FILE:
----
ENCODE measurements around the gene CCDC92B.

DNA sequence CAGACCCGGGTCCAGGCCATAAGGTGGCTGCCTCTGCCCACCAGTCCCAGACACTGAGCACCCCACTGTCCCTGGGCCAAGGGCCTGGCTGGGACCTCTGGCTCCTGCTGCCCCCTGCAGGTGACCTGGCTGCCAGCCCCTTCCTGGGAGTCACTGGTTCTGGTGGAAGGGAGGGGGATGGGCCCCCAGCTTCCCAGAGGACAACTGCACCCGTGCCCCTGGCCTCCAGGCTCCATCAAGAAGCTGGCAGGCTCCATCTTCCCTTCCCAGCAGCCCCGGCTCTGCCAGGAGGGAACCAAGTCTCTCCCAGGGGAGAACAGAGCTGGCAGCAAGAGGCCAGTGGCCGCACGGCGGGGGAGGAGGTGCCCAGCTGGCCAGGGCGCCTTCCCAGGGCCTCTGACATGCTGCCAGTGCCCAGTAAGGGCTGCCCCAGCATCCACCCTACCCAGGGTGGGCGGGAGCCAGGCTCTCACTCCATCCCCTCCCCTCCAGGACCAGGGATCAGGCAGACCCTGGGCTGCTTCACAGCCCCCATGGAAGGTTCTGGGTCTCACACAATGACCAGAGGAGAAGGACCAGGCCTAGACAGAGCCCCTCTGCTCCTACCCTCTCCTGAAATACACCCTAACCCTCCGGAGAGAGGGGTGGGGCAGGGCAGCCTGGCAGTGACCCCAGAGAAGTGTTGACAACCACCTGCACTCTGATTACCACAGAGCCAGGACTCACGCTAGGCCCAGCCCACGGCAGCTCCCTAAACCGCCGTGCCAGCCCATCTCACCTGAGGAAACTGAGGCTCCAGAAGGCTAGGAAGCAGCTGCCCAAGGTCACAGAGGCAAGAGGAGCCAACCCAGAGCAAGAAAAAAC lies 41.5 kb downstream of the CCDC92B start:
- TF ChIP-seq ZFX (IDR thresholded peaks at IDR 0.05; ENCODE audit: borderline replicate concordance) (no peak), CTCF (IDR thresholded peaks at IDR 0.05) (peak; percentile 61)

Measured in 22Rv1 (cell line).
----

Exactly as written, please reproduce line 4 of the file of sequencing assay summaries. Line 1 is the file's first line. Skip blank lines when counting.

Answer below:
Measured in 22Rv1 (cell line).